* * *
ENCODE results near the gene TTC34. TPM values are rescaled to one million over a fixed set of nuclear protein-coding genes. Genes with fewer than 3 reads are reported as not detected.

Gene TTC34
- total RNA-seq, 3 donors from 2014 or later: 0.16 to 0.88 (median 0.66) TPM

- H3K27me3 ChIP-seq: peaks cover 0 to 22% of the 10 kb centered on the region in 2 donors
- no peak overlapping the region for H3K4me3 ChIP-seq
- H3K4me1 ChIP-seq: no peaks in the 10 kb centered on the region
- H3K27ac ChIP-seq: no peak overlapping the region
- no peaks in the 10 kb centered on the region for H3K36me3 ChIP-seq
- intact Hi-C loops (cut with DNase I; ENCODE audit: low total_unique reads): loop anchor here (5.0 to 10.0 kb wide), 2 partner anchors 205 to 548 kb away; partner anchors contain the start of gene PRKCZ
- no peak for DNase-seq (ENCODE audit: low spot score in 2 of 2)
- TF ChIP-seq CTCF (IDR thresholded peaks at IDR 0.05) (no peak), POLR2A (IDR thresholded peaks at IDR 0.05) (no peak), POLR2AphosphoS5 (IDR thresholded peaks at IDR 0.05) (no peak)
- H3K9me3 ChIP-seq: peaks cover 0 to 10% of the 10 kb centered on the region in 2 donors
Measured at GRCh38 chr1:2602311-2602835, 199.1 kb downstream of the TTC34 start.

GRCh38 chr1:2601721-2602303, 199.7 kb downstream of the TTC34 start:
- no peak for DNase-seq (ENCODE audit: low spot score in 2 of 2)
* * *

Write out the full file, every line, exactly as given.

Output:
ENCODE results near the gene TTC34. TPM values are rescaled to one million over a fixed set of nuclear protein-coding genes. Genes with fewer than 3 reads are reported as not detected.

Gene TTC34
- total RNA-seq, 3 donors from 2014 or later: 0.16 to 0.88 (median 0.66) TPM

- H3K27me3 ChIP-seq: peaks cover 0 to 22% of the 10 kb centered on the region in 2 donors
- no peak overlapping the region for H3K4me3 ChIP-seq
- H3K4me1 ChIP-seq: no peaks in the 10 kb centered on the region
- H3K27ac ChIP-seq: no peak overlapping the region
- no peaks in the 10 kb centered on the region for H3K36me3 ChIP-seq
- intact Hi-C loops (cut with DNase I; ENCODE audit: low total_unique reads): loop anchor here (5.0 to 10.0 kb wide), 2 partner anchors 205 to 548 kb away; partner anchors contain the start of gene PRKCZ
- no peak for DNase-seq (ENCODE audit: low spot score in 2 of 2)
- TF ChIP-seq CTCF (IDR thresholded peaks at IDR 0.05) (no peak), POLR2A (IDR thresholded peaks at IDR 0.05) (no peak), POLR2AphosphoS5 (IDR thresholded peaks at IDR 0.05) (no peak)
- H3K9me3 ChIP-seq: peaks cover 0 to 10% of the 10 kb centered on the region in 2 donors
Measured at GRCh38 chr1:2602311-2602835, 199.1 kb downstream of the TTC34 start.

GRCh38 chr1:2601721-2602303, 199.7 kb downstream of the TTC34 start:
- no peak for DNase-seq (ENCODE audit: low spot score in 2 of 2)